Blue Ribbon Brooklyn
I hate off-kilter weeknights. There are these occasional weird mid-week dining excursions where I simply want to have a satisfying meal and unwind, yet little unimportant things start thwarting my fun and my sanity comes into question. Is this how nervous breakdowns (whatever that means, exactly) begin?
This same evening, I spent almost my entire subway ride home from work feeling like my chest was being squeezed, and I couldn't breathe or swallow. I'm convinced that I'm on the verge of a stroke, or more likely, a nice panic disorder that seems to have set in with age.
Even though we only had to wait at the bar for about five minutes, there was still aggravation with where to stand when you're the only one not seated. Since everyone is sitting except for you, it feels like you're hovering even when positioned a good foot behind someone's stool. I also have this issue when for some bizarre reason, I'm the first person who has to stand on the subway (this really only happens on the end of the G in Queens when the train sits and waits for like five minutes) Like I said, I wonder if these non-problems are the first steps towards mania. Standing dilemmas really shouldn't make you jumpy.
On the opposite end of the potential problem spectrum, we got a nice spacious, squishy corner booth in the back. None of that squeezing you ass through the three-inch clearance between table rows. We decided on salt and pepper shrimp as an appetizer. I'd finished about 80% of my pricey gin and tonic (that's one thing I'd forgotten about Blue Ribbon–the drinks seem a buck or two higher than need be) by the time the waiter came over. I don't know what happened but my hand totally smacked the glass over and the clear liquid ran down the table, onto James and completely soaked the red velvety fabric we were sitting on. I had no one to be annoyed with except myself, and yet I was still annoyed. I was hoping my duck club sandwich with sweet potato chips would set the course back on track. Meanwhile, I picked up the spilled vessel and put it far from my spastic reach.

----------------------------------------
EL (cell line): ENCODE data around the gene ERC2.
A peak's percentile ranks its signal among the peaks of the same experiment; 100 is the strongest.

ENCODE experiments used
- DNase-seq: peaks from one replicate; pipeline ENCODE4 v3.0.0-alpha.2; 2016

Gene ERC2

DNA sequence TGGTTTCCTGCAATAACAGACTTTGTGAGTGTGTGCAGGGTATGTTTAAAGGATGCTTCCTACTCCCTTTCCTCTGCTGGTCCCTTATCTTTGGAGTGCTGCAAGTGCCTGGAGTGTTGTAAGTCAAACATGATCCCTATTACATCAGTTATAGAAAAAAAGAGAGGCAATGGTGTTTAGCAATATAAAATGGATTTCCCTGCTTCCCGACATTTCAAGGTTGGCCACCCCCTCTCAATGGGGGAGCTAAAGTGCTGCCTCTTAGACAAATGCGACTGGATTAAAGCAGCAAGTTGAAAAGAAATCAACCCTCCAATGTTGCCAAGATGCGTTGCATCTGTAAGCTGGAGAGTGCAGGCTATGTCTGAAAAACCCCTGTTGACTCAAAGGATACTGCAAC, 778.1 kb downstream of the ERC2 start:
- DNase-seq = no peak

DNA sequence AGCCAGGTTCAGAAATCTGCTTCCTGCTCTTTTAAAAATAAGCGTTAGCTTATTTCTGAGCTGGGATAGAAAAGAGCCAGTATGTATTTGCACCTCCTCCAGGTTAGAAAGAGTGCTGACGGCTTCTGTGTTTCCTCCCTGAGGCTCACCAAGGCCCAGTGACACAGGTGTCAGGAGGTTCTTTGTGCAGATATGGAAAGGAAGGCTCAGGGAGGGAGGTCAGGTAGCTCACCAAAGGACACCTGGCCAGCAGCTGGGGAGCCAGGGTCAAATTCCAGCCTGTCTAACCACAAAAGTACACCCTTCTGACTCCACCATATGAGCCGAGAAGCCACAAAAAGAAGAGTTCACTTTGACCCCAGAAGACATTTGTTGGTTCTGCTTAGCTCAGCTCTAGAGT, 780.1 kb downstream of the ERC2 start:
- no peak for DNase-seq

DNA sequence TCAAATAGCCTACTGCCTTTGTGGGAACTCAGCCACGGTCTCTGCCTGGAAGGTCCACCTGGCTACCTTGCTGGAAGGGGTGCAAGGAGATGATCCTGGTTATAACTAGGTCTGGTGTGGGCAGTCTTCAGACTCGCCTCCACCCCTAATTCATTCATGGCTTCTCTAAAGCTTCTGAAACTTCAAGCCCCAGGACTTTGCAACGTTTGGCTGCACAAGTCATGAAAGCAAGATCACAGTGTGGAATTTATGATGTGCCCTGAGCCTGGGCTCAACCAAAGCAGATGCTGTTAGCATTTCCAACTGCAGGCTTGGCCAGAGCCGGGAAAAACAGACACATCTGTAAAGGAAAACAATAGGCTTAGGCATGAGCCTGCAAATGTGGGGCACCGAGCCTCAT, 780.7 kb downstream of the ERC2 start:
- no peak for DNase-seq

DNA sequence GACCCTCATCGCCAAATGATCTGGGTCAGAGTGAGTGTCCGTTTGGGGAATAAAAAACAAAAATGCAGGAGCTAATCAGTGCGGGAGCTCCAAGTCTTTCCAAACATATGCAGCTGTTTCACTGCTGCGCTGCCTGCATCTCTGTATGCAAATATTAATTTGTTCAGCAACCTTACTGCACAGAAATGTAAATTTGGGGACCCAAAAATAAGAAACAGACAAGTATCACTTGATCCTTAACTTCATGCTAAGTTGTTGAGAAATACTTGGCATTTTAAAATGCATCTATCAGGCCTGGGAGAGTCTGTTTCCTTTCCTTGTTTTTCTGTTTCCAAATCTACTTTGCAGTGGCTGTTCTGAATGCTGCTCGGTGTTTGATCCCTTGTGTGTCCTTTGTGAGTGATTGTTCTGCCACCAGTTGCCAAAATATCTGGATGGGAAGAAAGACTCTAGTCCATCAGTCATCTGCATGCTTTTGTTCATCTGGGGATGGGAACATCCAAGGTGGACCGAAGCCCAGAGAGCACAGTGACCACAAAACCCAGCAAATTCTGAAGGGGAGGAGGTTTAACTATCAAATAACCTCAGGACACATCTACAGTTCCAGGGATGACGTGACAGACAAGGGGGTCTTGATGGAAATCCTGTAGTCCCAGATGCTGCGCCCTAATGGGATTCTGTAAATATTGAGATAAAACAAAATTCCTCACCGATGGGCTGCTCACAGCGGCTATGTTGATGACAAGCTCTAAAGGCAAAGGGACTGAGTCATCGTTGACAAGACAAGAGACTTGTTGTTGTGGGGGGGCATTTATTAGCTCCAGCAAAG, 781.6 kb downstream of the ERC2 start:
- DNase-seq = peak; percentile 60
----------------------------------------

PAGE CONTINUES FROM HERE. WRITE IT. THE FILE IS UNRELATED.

When our waiter came back with my sandwich and James's spicy steak (that's what they called it, I think it was their way of saying steak au poivre), he managed to re-knock over my glass onto the floor and underneath the table of the two loudly inebriated young women seated next to us (I couldn't figure out why you'd go to Blue Ribbon for cocktails, because like I said they're not cheap, and these girls seemed mildly on the prowl and it was only families and couples as far as the eye could see. If I was their age, I would be drinking at a proper bar. I would've continued our evening next door at Great Lakes, but James is no Thursday night boozehound and put the kibosh on my plan). I was like what the fuck is going on. And everyone looked at me like it was my fault–or is that just the paranoia of a mentally ill mind in the making?
I half-heartedly slogged through my food since the spirit of the meal had been crushed. I did amuse myself by ordering a Hefeweizen, which comes in one of those tall, skinny, top-heavy beer glasses. Talk about precarious. But that's me, living on the edge.
Blue Ribbon * 280 Fifth Ave., Brooklyn, NY
Image borrowed from The Small Object